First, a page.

In short, my research and design of optical fibers relies heavily on a highly interdisciplinary approach that marries waveguide engineering and materials science. We owe many of the amazing capabilities of optical fiber to the pioneering work of materials scientists, whose efforts resulted in the mass-production of the low-loss optical fibers which connect our modern world. However, optical fibers do have limitations and that has inspired waveguide designers to develop a wide range of fiber structures that enhance the capabilities of fiber-based systems. Well-known examples include dispersion shifted and tailored fibers, polarization maintaining fibers, and ‘holey’ (or micro- and nano-structured) fibers, to name a few. As such, optical design (predominantly utilizing silica as the material medium) has traditionally driven most, but not all, advancement in the field of optical fiber technology.
Modern fibers’ performance has largely plateaued (with the limitations typically taking the form of a maximum allowable optical power), and this has inspired a new thrust in specialty fiber design that is largely rooted in conventional wave propagation methodologies. However, the vast majority of these waveguide designs offer only incremental improvements to the systems utilizing them. It is precisely this apparent technological stagnation that has inspired my team and I to recognize that materials science can help solve many of the challenges and limitations which waveguide design alone could not. Once we recognized that parasitic phenomena in optical fiber systems relate to a controllable material constant or coefficient, many of which can take on zero- or near-zero-values, it became clear that the performance limiters can be removed simply by prohibiting the unwanted interaction from ever taking place. In short, we have learned how to design these materials systems to achieve optical performance never before seen. It is important to note that this work also extends to the enhancement of said properties of certain material systems, including crystalline, for next generation applications that rely heavily on these processes, such as integrated optical and photonic circuits.
Our current work mainly focuses on bringing materials science back into the mainstream of fiber design. Only by coupling materials science and engineering with electromagnetics will optical fiber capabilities sharply improve in the next decade. This will enable the incredible potential of optical fiber based systems, some of which I am actively pursuing: spectroscopic and coherent lidar systems, optical fiber sensing systems, high power fiber laser technologies, and communications systems. The emerging technological renaissance in fibers systems is manifested in our publications and patents.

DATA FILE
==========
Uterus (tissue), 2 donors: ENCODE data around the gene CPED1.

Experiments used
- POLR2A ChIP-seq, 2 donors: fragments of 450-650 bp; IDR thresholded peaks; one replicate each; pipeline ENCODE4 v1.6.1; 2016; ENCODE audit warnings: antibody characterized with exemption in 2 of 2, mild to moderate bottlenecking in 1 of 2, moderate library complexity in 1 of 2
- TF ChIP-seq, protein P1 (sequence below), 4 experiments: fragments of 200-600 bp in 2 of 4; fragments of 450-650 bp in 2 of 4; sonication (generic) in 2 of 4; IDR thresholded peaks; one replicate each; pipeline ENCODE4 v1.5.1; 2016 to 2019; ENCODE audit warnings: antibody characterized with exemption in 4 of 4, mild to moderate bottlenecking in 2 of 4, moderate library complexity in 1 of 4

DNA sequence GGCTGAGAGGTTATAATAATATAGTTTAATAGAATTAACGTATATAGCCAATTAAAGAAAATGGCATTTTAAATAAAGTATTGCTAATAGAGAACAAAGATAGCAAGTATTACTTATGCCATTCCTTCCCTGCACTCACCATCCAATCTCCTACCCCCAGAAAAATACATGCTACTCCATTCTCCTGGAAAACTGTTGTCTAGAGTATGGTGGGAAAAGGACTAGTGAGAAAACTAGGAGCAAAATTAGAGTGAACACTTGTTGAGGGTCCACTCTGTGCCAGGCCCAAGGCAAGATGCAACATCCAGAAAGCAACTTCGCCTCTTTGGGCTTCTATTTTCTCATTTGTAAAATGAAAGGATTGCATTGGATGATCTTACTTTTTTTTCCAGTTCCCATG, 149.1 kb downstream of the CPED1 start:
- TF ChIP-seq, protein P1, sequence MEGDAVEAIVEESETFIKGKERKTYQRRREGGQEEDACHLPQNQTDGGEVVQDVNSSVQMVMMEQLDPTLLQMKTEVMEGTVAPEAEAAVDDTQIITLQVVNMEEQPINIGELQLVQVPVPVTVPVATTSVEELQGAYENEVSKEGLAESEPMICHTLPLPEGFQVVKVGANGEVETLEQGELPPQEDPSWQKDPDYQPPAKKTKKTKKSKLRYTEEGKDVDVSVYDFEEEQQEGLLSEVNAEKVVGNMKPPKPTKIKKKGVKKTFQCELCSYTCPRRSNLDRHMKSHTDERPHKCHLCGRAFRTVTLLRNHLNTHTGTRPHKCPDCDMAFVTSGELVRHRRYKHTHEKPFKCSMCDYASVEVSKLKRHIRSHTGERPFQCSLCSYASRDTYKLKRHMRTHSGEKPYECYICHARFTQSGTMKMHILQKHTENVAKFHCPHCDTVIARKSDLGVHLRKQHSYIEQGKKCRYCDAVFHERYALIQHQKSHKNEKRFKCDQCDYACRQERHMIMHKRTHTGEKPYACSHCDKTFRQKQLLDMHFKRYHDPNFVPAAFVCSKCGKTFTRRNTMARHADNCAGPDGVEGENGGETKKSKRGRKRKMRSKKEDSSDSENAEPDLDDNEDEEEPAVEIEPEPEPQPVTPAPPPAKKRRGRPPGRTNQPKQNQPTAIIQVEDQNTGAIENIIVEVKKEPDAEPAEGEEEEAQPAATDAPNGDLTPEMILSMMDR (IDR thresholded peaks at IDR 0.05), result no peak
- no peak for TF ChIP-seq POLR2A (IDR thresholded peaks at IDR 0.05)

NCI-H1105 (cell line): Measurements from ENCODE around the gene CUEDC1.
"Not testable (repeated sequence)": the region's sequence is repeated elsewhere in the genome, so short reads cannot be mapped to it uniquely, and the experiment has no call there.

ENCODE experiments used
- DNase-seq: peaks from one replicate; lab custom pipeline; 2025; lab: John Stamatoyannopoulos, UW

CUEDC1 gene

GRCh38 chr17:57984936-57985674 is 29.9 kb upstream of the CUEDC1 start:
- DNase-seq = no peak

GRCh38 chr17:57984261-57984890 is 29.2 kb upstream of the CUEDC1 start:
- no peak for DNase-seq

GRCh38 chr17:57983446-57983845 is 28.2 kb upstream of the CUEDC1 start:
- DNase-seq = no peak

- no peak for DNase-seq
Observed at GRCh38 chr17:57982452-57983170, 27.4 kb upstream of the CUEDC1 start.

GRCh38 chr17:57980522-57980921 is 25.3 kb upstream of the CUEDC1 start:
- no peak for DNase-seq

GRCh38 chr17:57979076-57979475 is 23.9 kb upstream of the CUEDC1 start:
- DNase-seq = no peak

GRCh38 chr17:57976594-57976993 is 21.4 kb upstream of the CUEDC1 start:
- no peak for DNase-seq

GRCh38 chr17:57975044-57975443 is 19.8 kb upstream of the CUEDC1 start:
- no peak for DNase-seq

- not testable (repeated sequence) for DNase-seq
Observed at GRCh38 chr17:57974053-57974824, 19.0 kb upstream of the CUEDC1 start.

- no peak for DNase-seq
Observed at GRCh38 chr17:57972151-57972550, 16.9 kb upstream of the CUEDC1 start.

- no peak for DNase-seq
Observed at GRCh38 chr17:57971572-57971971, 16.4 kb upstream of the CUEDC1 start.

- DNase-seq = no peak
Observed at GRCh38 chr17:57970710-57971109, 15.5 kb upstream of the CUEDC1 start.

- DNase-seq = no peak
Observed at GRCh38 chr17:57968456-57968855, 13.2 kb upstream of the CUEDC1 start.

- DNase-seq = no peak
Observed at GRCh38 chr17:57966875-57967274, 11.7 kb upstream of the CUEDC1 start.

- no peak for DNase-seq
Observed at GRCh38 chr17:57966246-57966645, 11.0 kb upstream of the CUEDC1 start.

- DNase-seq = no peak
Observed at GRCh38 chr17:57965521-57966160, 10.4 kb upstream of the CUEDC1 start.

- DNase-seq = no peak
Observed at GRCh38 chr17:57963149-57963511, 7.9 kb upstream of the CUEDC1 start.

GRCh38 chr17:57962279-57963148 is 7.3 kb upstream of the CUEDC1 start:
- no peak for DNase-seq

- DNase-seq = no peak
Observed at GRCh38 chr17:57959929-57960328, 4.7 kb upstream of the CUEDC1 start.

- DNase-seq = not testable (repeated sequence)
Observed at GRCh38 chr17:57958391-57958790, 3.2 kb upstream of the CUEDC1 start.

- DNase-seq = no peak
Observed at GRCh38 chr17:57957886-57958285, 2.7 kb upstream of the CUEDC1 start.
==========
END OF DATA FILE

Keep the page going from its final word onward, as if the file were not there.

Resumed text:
Three specific examples of current multidisciplinary projects include:
1) Hypersonic acoustic wave engineering of glass optical fiber
2) Bridging a gap between next generation laser sources and active sensing systems such as LIDAR
3) Designing glasses and optical materials for novel optical fiber and waveguide applications
- Coherent optics/imaging
- Lasers and optical physics
- Modeling and simulation of laser systems
- Optical communications
- Photonic crystals
- Photonic integrated circuits (PICs)
- Radar and LIDAR
- Radio and optical wave propagation
- Remote Sensing
- Semiconductor lasers and photonic devices
- Electronics, Plasmonics, and Photonics
- Photonics: optical engineering and systems
- Sensing systems
Selected Articles in Journals
- Editor’s Pick Paper. M. Tuggle, C. Kucera, T. Hawkins, D. Sligh, A.F.J. Runge, A.C. Peacock, P. Dragic, and J. Ballato, “Highly nonlinear yttrium-aluminosilicate optical fiber with high intrinsic stimulated Brillouin scattering threshold,” Optics Letters, vol. 42, no. 23, pp. 4849-4852 (2017),
- Invited Paper. Cover Article. J. Ballato and P. Dragic, “Glass: The Carrier of Light – A Brief History of Optical Fiber,” International Journal of Applied Glass Science, vol. 7, no. 4, pp. 413-422 (2016).
- P.D. Dragic, C. Ryan, C.J. Kucera, M. Cavillon, M. Tuggle, M. Jones, T.W. Hawkins, A.D. Yablon, R. Stolen, and J. Ballato, “Single- and few-moded lithium aluminosilicate optical fiber for athermal Brilloiuin strain sensing,” Optics Letters, vol. 40, no. 21, pp. 5030 – 5033 (2015).
- J. Ballato and P. Dragic, Invited Paper, "Rethinking optical Fiber: New Demands, Old Glasses," Journal of the American Ceramic Society, vol. 96, no. 9, pp. 2675 - 2692, 2013.
- P.D. Dragic, P. Foy, T. Hawkins, S. Morris, and J. Ballato, “Sapphire-derived all-glass optical fibers,” Nature Photonics, Vol. 6, pp. 629 – 635, 2012.
- C.G. Carlson, P.D. Dragic, R.K. Price, J.J. Coleman, and G.R. Swenson, Invited Paper, “A narrow-linewidth, Yb fiber-amplifier-based upper atmospheric Doppler temperature lidar,” IEEE Journal of Selected Topics in Quantum Electronics, vol. 15, no. 2, pp. 451 – 461, March/April 2009.
- ECE 329 - Fields and Waves I
- ECE 350 - Fields and Waves II
- ECE 465 - Optical Communications Systems
- ECE 466 - Optical Communications Lab
- ECE 495 - Photonic Device Laboratory
- ENG 198 - Special Topics
- ENG 298 - Special Topics
- ENG 491 - Cubesat 1
- ENG 491 - Cubesat 2
- ENG 491 - Nanosatellite Design Build 1
- ENG 491 - Nanosatellite Design Build 2
- ENG 498 - User-Oriented Collaborative De